The health and oversight subcommittees at the House Ways and Means Committee held a hearing today on the nature of AARP.

Supporters of AARP, Washington, say it helps older Americans bargain for discounts from vendors and represents their interests in Washington and state capitals.

Critics say that AARP has abused its nonprofit status to become a major insurance marketing organization, and that it has lobbied for positions on issues such as health reform that many AARP members might oppose.

Republican critics of AARP recently released a report with the title “Behind the Veil: The AARP America Doesn’t Know.”

Barry Rand, the chief executive officer of AARP, told lawmakers at the Ways and Means hearing that he was surprised by the title and the content of the report.

“There is no veil,” Rand said.

The AARP is a genuinely nonpartisan group without a political action committee that posts its annual reports, financial statements and Form 990 tax returns on its website, Rand said.

AARP has been openly involved in setting up group insurance plans for older Americans since 1958, when the founder, Dr. Ethel Percy Andrus, began trying to create a group medical insurance plan for retired teachers, Rand said.

“After being turned down by no fewer than 42 companies, she finally found one that would offer a plan to her members–creating the first group health insurance plan for people 65 and older in the country,” Rand said. “A decade before Medicare.”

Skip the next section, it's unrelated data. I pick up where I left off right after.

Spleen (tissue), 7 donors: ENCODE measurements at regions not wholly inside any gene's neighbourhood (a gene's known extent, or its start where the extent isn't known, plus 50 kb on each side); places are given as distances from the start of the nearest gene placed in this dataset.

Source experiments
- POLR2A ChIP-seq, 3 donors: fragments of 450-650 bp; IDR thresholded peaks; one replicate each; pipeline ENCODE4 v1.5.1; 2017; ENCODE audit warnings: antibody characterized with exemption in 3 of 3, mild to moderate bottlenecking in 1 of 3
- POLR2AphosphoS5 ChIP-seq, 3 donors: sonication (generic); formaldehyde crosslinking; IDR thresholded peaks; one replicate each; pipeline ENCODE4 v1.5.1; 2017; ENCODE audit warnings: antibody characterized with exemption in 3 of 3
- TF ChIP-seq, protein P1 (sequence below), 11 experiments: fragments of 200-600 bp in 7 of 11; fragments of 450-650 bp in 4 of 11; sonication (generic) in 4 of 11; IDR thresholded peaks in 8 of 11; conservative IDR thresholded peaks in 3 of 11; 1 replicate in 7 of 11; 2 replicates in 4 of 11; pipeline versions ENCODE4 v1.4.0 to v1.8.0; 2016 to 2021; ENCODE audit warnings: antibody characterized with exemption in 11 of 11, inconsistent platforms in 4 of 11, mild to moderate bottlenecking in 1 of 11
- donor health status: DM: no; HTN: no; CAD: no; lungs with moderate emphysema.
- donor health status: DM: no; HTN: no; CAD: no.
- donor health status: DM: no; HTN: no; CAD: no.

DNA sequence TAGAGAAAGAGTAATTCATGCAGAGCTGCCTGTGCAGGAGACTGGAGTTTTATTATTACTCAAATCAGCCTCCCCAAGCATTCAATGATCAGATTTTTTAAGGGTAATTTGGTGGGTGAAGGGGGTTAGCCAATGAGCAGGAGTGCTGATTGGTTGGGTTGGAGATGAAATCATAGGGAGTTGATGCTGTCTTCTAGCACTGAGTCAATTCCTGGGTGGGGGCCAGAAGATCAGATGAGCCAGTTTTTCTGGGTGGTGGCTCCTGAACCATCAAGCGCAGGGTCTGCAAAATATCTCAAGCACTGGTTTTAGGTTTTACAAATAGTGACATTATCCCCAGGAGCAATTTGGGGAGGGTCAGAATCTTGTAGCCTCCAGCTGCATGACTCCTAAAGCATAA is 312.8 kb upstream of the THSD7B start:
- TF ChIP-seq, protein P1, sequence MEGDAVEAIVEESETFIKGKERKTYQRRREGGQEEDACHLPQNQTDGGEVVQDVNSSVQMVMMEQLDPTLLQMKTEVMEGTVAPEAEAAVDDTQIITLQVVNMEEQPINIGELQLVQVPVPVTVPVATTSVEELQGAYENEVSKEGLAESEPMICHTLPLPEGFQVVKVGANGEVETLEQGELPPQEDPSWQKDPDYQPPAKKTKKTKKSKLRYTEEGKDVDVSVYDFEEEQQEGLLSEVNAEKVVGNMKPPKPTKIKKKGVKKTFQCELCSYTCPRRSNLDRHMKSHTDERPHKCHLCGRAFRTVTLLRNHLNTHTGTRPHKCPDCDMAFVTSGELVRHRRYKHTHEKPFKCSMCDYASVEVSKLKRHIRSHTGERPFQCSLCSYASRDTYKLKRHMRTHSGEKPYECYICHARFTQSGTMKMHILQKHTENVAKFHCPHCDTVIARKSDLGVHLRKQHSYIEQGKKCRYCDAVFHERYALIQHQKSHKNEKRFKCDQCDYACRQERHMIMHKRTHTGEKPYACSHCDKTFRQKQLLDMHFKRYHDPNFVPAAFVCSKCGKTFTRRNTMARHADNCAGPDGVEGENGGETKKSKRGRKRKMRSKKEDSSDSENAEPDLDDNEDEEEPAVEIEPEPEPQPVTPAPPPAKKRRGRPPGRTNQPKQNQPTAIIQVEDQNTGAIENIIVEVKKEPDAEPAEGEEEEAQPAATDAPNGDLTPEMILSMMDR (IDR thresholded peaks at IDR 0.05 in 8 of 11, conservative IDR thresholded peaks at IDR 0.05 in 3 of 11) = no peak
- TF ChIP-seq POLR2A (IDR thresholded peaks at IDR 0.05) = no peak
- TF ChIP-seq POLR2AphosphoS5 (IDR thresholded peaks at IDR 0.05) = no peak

AARP sets up insurance programs to benefit members and would forgo insurance revenue in exchange for lifetime health and financial security for all older Americans, Rand said.

The AARP supported much of the Patient Protection and Affordable Care Act (PPACA), for example, even though

PPACA provisions could make AARP plans for people ages 50 to 64 obsolete, Rand said.

William Josephson, a retired lawyer, testified that AARP has complex organizational structure.

Many Section 501(c)(4) tax-exempt organizations have for-profit subsidiaries, “but it is uncommon for such a tax exempt organization to have eight affiliates, some for profit and some tax exempt,” Josephson said.

The Internal Revenue Service (IRS) should consider requiring AARP to file separate tax returns for the parent organization and each of the affiliates, such as the AARP Insurance Plan, Josephson said.

The AARP has been treating insurance business income as “tax-exempt royalty income” under Section 512(b)(2) of the Internal Revenue Code.

AARP insurance income seems to come from flat-fee commissions paid on each insurance policy sold, Josephson said.

“If so, there would be a substantial issue as to whether or not such commission income is properly excluded from [unrelated business income] tax as a royalty … or more properly included as income,” Josephson said.

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